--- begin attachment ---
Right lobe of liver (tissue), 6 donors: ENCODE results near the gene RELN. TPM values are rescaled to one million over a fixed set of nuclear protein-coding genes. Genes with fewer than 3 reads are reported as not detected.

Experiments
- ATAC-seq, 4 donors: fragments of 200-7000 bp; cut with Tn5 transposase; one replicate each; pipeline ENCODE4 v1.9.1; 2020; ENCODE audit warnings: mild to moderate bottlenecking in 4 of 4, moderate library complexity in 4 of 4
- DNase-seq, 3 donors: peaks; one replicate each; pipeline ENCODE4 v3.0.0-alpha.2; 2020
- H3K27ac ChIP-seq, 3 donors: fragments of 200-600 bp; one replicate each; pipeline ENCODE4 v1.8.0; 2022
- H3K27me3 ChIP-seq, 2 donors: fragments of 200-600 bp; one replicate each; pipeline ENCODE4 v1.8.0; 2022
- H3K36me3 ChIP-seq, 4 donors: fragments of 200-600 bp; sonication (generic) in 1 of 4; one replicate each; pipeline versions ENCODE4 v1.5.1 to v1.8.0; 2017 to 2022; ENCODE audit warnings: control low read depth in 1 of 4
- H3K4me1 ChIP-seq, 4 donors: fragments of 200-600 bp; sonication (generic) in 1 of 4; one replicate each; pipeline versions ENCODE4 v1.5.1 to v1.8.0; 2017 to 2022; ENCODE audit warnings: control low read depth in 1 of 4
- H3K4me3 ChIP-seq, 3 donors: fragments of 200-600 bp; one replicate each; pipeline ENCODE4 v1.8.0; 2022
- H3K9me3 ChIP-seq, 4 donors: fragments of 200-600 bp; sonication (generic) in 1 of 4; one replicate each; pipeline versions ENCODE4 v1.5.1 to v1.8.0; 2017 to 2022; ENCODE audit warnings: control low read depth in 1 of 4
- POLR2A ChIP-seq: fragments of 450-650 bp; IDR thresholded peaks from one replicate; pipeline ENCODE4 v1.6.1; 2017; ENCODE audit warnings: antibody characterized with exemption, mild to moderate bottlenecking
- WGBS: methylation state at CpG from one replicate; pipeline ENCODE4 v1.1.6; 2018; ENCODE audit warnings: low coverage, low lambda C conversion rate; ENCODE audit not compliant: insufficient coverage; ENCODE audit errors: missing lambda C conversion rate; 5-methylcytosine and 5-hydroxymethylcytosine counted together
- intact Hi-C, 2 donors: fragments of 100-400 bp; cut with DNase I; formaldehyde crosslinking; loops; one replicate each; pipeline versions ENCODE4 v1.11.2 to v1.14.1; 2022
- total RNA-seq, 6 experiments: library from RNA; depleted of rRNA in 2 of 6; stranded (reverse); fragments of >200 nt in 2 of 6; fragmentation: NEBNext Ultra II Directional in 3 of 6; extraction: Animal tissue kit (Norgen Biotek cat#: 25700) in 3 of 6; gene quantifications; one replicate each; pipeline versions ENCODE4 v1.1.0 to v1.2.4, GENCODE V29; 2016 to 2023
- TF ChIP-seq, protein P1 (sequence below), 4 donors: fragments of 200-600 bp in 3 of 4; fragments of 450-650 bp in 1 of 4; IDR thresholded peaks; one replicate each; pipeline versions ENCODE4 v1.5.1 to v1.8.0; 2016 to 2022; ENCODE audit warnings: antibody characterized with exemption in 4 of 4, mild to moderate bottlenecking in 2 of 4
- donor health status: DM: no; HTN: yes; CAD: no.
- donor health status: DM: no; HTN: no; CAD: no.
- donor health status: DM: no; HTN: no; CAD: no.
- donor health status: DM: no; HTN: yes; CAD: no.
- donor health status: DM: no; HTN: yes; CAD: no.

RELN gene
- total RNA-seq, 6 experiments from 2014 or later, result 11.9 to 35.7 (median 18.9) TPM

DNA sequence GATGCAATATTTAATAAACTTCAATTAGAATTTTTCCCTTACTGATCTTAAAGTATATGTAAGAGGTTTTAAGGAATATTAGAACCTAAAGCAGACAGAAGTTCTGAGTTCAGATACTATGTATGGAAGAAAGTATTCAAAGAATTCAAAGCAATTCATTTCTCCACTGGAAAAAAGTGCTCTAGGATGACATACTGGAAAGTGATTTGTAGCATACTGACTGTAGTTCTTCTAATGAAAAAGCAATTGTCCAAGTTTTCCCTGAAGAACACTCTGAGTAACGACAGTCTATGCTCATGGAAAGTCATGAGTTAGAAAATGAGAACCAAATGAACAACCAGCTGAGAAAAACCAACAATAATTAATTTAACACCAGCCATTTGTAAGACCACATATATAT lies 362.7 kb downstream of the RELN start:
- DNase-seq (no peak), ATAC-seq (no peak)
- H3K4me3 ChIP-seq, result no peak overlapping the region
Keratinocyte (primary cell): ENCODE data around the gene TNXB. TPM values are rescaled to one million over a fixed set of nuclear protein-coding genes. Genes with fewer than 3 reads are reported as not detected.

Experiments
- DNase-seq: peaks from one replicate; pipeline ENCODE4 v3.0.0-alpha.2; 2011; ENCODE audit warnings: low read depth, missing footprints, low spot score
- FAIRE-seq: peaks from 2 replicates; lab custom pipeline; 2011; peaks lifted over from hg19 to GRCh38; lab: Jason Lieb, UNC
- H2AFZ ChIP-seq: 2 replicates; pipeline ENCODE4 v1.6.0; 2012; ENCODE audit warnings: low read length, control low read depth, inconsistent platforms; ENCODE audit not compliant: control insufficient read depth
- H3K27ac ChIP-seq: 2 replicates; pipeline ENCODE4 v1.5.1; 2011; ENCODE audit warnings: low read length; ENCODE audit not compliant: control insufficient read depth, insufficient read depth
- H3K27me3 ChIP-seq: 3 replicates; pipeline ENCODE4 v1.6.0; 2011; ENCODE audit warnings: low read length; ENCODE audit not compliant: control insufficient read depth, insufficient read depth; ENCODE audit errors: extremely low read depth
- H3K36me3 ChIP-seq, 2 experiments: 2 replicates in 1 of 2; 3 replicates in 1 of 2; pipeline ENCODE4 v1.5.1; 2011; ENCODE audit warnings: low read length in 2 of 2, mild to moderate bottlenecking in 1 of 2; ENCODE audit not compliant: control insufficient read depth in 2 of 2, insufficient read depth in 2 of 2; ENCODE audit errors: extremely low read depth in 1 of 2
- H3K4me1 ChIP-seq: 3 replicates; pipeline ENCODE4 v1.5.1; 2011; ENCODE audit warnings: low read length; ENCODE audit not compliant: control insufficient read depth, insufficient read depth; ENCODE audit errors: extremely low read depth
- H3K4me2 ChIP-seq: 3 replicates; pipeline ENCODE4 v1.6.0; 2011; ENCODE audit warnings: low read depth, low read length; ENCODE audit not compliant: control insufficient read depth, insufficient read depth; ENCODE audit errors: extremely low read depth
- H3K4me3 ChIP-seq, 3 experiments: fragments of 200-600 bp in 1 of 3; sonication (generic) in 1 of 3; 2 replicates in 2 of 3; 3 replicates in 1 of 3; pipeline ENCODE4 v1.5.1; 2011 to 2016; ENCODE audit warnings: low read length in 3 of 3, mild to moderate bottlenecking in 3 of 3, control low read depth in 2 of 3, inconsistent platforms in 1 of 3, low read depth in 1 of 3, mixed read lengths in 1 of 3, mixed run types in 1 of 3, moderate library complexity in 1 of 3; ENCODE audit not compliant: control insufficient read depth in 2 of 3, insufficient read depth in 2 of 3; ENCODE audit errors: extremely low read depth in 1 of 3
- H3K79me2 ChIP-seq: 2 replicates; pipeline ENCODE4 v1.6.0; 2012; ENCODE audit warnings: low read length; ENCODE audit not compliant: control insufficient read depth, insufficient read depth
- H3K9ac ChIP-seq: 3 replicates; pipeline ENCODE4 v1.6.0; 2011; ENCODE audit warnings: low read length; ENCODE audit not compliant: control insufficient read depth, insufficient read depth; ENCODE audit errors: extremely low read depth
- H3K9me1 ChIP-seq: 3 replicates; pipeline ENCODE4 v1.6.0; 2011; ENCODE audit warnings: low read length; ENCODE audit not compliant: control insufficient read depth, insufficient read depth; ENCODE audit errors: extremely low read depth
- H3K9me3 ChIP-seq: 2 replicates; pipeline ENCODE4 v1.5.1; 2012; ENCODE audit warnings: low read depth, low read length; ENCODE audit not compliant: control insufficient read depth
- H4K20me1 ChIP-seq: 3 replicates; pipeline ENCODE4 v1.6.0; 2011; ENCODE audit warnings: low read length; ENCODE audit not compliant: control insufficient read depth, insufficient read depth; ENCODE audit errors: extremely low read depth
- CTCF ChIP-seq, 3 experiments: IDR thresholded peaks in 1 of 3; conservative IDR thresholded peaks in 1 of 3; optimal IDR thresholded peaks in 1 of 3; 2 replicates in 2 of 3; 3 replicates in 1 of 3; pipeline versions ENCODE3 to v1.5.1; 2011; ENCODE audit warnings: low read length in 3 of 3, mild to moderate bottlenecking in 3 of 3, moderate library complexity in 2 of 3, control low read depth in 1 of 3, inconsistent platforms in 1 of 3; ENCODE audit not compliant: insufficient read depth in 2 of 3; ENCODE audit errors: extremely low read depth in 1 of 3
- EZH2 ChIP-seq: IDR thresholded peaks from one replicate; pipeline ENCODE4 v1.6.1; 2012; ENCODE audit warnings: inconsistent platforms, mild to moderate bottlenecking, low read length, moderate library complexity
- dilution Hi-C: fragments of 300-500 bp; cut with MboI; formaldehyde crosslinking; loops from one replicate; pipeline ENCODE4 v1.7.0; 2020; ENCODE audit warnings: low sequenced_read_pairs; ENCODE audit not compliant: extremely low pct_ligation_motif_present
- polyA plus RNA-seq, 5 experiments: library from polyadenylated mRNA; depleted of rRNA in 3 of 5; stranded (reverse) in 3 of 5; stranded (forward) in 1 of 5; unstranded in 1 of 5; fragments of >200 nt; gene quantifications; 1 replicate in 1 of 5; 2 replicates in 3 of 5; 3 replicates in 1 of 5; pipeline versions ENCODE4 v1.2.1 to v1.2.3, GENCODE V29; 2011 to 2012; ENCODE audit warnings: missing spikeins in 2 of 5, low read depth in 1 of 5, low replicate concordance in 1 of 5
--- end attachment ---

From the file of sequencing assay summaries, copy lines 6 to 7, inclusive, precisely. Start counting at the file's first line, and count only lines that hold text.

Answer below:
- H3K27me3 ChIP-seq, 2 donors: fragments of 200-600 bp; one replicate each; pipeline ENCODE4 v1.8.0; 2022
- H3K36me3 ChIP-seq, 4 donors: fragments of 200-600 bp; sonication (generic) in 1 of 4; one replicate each; pipeline versions ENCODE4 v1.5.1 to v1.8.0; 2017 to 2022; ENCODE audit warnings: control low read depth in 1 of 4